110               	.Letext0:

and the .s shows:

.global	main
	.type	main, @function
main:
.LFB2:
.LM1:
/* prologue: function */
/* frame size = 0 */
.L2:
	rjmp .L2	 ; 
.LFE2:
	.size	main, .-main
.global	__vector_32
	.type	__vector_32, @function
__vector_32:
.LFB3:
.LM2:
/* prologue: naked */
/* frame size = 0 */
.LM3:
	cbi 50-32,4	 ; ,,
.LM4:
/* #APP */
 ;  14 "test.c" 1
	reti
 ;  0 "" 2
/* epilogue start */
.LM5:
/* #NOAPP */
.LFE3:
	.size	__vector_32, .-__vector_32

EDIT: looking further at your .lst it starts to get out of step here:

 281               	.global	__vector_15
 283               	__vector_15:
 116:SMain.c       **** 
 117:SMain.c       **** ISR(TIMER1_OVF_vect){
 284               	 r0,__SREG__
 285               		push r0
 286               		clr __zero_reg__
 287 0126 1F92      		push r18
 288 0128 0F92      		push r19
 289 012a 0FB6      		push r20
 290 012c 0F92      		push r21
 291 012e 1124      		push r24
 292 0130 2F93      		push r25
 293 0132 3F93      	/* prologue: Signal */
 294 0134 4F93      	/* frame size = 0 */

Not sure what was going on with "284" and where's the code that the opcodes at "285"/"286" generated? I'm guessing it's whatever went wrong at "284" that is the root of the problem.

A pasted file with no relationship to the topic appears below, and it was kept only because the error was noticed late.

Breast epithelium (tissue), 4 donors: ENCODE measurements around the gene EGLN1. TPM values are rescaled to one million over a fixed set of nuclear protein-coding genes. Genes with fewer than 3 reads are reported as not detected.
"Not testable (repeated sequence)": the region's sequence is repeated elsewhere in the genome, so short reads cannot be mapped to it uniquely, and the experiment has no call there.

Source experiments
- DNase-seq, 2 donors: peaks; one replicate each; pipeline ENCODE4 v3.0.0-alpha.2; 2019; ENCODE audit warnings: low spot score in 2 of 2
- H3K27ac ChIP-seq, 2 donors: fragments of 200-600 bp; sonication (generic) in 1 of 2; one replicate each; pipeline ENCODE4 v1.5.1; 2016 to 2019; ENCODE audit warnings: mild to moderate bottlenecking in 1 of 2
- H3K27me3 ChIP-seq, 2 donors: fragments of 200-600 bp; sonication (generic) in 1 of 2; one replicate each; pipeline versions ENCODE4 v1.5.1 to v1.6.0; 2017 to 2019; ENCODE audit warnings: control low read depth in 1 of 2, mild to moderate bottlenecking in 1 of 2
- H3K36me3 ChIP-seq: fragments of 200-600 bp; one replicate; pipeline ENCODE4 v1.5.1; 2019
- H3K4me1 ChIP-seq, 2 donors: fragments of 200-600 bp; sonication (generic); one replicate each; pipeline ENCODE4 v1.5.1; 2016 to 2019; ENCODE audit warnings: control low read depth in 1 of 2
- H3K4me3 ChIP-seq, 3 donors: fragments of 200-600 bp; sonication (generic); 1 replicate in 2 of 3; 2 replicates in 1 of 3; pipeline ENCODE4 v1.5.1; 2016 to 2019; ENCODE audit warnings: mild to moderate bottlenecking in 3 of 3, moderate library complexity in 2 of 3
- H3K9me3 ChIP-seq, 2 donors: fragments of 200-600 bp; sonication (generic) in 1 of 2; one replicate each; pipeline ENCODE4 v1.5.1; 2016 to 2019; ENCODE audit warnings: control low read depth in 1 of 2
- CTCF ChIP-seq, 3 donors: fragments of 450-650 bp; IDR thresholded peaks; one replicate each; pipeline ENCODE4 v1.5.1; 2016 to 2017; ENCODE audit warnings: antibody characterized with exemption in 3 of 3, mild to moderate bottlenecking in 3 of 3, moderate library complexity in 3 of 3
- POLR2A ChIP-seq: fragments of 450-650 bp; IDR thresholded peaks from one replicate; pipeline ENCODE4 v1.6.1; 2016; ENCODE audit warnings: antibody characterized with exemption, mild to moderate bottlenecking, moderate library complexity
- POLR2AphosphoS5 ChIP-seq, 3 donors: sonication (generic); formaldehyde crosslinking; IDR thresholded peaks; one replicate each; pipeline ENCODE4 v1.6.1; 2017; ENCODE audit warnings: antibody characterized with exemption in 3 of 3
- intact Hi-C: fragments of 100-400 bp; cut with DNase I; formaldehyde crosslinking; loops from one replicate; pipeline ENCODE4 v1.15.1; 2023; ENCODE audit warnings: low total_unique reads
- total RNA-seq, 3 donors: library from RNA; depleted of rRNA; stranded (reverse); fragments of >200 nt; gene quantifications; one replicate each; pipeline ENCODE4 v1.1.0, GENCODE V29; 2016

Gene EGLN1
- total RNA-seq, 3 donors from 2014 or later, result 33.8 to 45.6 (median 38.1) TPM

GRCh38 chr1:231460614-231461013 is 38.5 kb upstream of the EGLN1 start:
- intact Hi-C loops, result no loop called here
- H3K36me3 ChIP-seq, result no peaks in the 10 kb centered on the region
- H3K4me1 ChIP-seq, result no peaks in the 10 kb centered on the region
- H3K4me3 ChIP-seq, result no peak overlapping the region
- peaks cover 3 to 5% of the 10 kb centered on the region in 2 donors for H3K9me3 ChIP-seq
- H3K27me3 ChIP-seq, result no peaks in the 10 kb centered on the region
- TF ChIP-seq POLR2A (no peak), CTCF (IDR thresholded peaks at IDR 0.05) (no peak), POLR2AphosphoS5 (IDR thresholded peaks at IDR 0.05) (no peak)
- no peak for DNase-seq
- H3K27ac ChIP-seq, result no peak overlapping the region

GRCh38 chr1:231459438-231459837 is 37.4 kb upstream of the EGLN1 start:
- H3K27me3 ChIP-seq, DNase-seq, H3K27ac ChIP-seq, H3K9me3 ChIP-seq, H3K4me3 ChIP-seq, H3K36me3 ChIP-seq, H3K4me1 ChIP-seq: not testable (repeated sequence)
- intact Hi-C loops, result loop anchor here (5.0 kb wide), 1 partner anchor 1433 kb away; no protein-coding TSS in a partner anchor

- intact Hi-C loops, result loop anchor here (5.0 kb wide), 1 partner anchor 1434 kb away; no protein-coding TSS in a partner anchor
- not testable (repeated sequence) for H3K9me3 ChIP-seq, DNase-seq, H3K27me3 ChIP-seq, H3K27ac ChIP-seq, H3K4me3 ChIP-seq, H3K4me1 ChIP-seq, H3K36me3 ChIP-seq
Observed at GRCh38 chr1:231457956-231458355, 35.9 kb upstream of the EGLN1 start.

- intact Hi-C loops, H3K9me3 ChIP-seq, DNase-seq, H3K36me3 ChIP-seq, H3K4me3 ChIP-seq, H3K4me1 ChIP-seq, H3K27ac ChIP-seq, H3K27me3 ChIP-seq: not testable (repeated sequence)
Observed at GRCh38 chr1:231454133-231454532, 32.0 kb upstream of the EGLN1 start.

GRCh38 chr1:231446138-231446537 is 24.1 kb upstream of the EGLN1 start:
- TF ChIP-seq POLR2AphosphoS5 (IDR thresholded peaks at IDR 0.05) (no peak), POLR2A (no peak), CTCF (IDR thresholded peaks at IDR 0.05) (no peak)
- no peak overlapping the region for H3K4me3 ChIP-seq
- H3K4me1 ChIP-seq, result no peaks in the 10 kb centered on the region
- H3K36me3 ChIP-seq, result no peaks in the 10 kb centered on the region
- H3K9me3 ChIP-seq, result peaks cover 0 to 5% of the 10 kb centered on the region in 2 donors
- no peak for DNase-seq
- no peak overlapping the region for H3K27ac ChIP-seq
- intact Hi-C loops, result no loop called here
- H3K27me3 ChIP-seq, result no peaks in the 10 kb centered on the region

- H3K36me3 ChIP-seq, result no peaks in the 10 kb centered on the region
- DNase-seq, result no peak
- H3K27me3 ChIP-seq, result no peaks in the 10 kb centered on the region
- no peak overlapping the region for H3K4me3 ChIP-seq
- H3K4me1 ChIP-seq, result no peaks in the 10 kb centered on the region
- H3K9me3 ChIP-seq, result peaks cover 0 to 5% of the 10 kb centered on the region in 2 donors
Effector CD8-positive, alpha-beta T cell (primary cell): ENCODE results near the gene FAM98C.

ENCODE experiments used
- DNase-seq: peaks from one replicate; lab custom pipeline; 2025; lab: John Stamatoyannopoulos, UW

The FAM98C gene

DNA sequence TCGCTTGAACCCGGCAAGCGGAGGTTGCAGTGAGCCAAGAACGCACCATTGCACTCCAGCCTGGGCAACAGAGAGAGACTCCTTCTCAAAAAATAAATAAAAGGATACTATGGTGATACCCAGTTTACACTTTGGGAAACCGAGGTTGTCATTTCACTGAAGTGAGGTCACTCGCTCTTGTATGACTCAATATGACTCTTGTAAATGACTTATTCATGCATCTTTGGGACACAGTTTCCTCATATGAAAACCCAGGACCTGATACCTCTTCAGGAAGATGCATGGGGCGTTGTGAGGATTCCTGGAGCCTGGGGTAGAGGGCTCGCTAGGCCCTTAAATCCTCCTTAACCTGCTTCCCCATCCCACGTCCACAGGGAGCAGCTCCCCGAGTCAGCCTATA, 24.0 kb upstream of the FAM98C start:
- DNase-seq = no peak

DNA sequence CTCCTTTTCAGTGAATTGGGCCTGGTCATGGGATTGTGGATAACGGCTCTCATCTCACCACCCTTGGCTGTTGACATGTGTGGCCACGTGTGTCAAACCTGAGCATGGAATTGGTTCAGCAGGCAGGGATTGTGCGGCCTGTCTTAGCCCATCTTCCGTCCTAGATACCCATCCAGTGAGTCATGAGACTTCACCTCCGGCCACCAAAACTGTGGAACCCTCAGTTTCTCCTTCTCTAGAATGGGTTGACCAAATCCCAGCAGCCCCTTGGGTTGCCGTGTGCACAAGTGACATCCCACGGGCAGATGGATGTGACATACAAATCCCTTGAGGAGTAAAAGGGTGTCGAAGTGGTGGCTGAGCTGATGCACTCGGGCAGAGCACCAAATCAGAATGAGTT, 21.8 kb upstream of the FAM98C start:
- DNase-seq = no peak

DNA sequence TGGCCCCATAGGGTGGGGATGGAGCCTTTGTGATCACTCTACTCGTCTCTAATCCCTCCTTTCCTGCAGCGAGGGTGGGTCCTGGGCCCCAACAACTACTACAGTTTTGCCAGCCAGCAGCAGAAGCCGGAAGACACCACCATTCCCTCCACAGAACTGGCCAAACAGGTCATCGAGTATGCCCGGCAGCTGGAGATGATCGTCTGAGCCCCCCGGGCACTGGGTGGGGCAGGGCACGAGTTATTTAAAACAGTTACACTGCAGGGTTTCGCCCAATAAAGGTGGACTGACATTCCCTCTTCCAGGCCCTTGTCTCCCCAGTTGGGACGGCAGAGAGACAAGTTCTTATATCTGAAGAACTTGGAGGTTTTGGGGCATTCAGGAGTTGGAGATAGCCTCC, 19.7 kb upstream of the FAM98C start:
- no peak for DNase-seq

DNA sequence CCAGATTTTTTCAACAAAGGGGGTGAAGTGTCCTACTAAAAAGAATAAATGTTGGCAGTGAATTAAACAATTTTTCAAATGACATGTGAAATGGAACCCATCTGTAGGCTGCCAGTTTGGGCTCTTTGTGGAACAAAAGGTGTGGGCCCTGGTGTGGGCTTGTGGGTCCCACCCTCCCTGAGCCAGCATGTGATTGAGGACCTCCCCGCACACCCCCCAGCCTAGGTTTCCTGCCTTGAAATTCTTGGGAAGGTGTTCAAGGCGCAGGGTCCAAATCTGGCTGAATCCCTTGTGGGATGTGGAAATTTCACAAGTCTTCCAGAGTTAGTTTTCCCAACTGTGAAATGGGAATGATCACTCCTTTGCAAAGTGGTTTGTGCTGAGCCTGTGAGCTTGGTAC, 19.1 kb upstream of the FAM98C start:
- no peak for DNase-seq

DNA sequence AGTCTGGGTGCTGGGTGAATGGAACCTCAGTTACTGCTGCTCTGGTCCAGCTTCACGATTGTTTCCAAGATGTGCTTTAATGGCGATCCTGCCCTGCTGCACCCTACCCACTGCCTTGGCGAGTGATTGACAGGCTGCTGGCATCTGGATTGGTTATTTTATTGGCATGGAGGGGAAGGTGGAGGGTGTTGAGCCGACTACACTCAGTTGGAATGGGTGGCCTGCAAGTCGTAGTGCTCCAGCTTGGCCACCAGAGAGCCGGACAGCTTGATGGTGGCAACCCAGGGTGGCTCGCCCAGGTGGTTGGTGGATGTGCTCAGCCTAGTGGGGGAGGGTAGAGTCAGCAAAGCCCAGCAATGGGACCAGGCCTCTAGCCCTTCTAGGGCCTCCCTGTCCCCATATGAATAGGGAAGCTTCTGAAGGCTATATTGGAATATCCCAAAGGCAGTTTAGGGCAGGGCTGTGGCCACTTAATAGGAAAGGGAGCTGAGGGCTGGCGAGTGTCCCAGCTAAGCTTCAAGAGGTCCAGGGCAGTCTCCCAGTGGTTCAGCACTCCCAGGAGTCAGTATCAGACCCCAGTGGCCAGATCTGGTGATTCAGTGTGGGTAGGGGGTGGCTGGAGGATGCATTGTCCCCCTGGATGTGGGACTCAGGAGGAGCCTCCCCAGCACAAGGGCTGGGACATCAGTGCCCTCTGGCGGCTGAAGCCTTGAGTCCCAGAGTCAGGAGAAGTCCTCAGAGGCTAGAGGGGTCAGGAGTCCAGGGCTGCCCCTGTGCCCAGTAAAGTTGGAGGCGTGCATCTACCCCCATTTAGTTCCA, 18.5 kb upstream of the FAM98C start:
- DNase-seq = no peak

EDIT2: personally I've never known the .lss to be wrong and it isn't in this case either - it correctly shows:

ISR(USART1_TX_vect, ISR_NAKED){
	RX_MODE
 2dc:	5c 98       	cbi	0x0b, 4	; 11
	reti();
 2de:	18 95       	reti

Moral - forget the .lst it appears to be utter crap!

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Quote:
But tell us how this listing was generated.
Not sure what you mean by this. It was generated by avr-gcc 4.3.3.

Anyhow I am not too concerned at this point. If it really starts to bother me I will try updating my avr-gcc. I am not sure exactly how to do this since my original copy was intalled with WINAVR.

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Quote:
If it really starts to bother me I will try updating my avr-gcc.
But it looks like just the .lst is wrong. The .lss looks just fine, so I see no need to worry.

Regards,
Steve A.

The Board helps those that help themselves.

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Quote:

Not sure what you mean by this. It was generated by avr-gcc 4.3.3.

Ah well it seems to be this that does it:

CFLAGS += -Wa,-adhlns=$(<:%.c=$(OBJDIR)/%.lst)

where avr-gcc is being told to pass that command through to the assembler so it'd be worth looking at the buglist for binutils to see if this has been raised already.

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Koshchi wrote:
Quote:
If it really starts to bother me I will try updating my avr-gcc.
But it looks like just the .lst is wrong. The .lss looks just fine, so I see no need to worry.
Yes, indeed it is not bothering me at this point.

Thanks everyone. I appreciate your guidence.